In a report whose substance would probably be roughly replicated in other states, a Pennsylvania state panel reports that 3 percent of hospitalized patients in Pennsylvania consume a huge proportion of healthcare resources and at a huge total cost: about $1.25 billion a year.
These “superusers” — patients with five or more hospital admissions per year— accounted for 10 percent of all hospital payments in 2016, according to a new report (PDF) by the Pennsylvania Health Care Cost Containment Council (PHC4). They account for 12 percent of hospital admissions and 15 percent of hospital days.
Eighty percent of those payments were for Medicare and/or Medicaid patients.
The three biggest reasons for superusers’ frequent hospital stays were sepsis, heart failure and mental-health disorders. The last, of course, tend to be linked with other ailments. Consider the higher than average incidence of alcoholism, drug addiction and smoking by mentally ill people “medicating” themselves. These pathologies, of course cause many other ailments, especially various cancers and heart and circulatory ailments. And then there are the traffic and other accidents associated with addiction.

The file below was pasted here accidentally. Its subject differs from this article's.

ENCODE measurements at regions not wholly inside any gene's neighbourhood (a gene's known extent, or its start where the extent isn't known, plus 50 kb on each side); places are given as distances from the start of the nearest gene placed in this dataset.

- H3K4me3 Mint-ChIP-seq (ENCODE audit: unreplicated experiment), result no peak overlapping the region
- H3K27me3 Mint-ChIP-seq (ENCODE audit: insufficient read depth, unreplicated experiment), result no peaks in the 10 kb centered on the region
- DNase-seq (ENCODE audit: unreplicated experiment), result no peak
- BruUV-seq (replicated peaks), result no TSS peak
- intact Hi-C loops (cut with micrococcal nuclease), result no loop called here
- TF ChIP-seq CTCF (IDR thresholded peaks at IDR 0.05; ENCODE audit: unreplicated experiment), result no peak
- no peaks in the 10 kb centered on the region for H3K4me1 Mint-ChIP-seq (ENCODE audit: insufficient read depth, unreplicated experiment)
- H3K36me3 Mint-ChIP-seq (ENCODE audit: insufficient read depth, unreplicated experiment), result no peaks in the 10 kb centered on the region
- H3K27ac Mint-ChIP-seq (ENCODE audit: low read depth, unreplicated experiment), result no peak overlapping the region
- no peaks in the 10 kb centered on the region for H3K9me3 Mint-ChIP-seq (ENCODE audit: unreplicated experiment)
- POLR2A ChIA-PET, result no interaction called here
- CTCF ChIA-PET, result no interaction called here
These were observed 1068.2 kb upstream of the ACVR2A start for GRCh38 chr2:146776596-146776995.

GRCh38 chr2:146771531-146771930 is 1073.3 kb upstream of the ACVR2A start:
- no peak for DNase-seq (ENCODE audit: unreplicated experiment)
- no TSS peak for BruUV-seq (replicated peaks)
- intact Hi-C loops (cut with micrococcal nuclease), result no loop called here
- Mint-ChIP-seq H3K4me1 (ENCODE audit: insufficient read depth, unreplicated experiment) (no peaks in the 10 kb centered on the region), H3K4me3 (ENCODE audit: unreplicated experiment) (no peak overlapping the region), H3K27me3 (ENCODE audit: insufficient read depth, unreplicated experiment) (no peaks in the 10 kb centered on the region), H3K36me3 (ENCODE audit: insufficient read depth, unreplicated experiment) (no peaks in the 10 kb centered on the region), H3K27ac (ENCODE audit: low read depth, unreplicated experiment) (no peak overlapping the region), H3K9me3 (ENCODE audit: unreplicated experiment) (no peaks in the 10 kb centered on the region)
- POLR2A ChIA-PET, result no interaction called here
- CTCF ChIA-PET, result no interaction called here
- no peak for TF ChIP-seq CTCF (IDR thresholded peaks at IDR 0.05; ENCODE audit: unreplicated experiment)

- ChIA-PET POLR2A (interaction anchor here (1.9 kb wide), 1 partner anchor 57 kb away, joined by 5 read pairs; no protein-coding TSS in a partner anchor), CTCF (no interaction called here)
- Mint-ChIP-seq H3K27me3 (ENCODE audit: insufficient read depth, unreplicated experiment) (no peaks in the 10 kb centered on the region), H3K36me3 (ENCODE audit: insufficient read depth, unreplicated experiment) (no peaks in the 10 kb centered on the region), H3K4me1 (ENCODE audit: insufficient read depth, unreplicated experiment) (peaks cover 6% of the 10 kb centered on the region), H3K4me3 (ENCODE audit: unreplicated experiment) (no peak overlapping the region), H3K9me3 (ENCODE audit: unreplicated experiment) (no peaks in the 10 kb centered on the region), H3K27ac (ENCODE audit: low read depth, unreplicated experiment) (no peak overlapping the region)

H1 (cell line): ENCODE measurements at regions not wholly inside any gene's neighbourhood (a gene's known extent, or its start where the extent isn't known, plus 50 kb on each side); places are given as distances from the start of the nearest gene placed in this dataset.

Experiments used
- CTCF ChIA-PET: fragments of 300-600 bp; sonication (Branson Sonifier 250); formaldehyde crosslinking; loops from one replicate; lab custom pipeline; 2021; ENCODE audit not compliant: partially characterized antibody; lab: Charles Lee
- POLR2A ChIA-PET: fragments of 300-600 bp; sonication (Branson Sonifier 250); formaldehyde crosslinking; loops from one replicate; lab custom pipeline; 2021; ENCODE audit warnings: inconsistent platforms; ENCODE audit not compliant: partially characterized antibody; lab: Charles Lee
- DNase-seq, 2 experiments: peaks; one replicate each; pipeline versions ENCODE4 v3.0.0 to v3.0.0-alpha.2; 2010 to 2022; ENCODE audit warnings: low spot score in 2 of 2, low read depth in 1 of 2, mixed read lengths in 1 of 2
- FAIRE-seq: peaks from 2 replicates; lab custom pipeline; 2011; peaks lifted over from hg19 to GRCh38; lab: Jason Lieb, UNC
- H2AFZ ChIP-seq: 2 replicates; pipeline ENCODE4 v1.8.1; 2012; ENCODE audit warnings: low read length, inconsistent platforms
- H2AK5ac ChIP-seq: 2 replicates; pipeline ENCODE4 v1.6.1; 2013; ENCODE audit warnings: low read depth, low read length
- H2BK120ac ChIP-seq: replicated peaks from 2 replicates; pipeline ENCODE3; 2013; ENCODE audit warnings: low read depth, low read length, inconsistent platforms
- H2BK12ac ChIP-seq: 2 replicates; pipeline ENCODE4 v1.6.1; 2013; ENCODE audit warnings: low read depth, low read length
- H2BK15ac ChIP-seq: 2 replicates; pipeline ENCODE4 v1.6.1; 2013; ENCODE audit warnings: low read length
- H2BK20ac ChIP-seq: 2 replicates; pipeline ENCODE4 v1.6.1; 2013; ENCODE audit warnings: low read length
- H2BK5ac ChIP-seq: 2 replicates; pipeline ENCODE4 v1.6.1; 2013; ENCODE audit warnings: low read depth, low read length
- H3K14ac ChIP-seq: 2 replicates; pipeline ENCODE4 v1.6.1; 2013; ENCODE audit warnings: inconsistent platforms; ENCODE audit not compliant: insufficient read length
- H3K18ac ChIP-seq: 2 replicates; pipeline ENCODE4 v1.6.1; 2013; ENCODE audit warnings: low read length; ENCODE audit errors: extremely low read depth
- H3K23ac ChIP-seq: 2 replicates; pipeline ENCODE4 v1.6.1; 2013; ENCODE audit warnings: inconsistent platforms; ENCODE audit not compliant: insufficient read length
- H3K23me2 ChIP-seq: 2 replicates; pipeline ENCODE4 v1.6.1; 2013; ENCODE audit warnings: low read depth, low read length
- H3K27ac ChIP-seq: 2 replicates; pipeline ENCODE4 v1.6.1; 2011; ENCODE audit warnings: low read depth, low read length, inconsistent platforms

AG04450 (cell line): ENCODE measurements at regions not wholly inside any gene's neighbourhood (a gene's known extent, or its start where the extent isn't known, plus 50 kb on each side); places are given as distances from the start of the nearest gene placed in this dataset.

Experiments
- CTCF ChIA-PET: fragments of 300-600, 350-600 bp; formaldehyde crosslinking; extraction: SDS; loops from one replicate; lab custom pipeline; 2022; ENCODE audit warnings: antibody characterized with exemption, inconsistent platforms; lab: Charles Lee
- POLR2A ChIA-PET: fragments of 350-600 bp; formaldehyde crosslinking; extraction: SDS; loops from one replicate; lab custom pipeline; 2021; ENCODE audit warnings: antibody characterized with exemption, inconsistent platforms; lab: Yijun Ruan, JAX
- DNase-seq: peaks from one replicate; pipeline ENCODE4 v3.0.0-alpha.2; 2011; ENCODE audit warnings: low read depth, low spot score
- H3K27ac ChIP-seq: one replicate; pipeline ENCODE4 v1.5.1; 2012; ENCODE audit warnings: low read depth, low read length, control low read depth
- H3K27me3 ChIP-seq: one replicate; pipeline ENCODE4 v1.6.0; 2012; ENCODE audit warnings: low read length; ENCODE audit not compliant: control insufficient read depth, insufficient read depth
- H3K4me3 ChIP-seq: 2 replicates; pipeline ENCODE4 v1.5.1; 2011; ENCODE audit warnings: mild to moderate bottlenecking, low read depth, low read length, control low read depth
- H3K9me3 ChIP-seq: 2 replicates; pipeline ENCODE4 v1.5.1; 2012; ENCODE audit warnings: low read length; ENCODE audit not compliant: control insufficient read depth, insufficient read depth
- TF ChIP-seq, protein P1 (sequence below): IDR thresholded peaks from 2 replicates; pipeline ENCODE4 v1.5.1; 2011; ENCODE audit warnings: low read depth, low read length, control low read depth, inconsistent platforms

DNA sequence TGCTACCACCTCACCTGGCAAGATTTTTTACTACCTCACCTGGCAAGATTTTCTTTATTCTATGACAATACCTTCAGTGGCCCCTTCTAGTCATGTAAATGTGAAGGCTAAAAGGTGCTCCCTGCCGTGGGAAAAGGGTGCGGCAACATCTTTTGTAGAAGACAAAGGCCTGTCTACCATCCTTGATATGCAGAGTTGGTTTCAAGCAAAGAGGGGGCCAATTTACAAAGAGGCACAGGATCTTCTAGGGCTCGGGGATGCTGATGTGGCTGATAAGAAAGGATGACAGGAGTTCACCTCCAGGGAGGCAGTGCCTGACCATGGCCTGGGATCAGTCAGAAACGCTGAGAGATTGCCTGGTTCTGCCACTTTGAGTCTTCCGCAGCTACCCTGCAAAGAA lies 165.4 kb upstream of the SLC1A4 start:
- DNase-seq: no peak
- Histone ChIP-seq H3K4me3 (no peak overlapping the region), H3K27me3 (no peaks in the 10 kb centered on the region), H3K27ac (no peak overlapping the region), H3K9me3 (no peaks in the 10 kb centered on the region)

Still, there was a ray of good news: The number of superusers dropped to 21,968 in 2016 from 24,045 in 2012.
Robert Shipp III, vice president for population health strategies for the Hospital and Health System Association of Pennsylvania, told The Philadelphia Inquirer that Keystone State hospitals have moved to address the superuser problem by, for example advising such patients to visit their primary-care provider, not a hospital, for follow-up care. And increasingly nurses and pharmacists are checking up on patients by phone and visiting them at home.
“Organizations across the country have tried to tackle the problem of high-cost superusers. When the University of Illinois Hospital noticed that its most frequent superusers were chronically homeless patients, it launched an initiative to provide them with furnished apartments and support services. The organization’s $250,000 investment in the program has resulted in a 35% drop in monthly hospital visits and a 40% decrease in the annual cost of their care.”
To read the Pennsylvania panel’s report, please hit this link.
To read The Philadelphia Inquirer’s story, please hit this link.
To read FierceHealthcare’s comment, please hit this link.